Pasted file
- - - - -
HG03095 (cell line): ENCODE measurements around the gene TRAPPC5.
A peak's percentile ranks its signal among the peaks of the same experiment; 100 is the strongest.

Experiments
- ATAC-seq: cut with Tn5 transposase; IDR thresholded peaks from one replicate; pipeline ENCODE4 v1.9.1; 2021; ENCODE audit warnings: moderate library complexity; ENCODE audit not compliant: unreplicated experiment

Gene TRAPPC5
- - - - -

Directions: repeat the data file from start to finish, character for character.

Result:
HG03095 (cell line): ENCODE measurements around the gene TRAPPC5.
A peak's percentile ranks its signal among the peaks of the same experiment; 100 is the strongest.

Experiments
- ATAC-seq: cut with Tn5 transposase; IDR thresholded peaks from one replicate; pipeline ENCODE4 v1.9.1; 2021; ENCODE audit warnings: moderate library complexity; ENCODE audit not compliant: unreplicated experiment

Gene TRAPPC5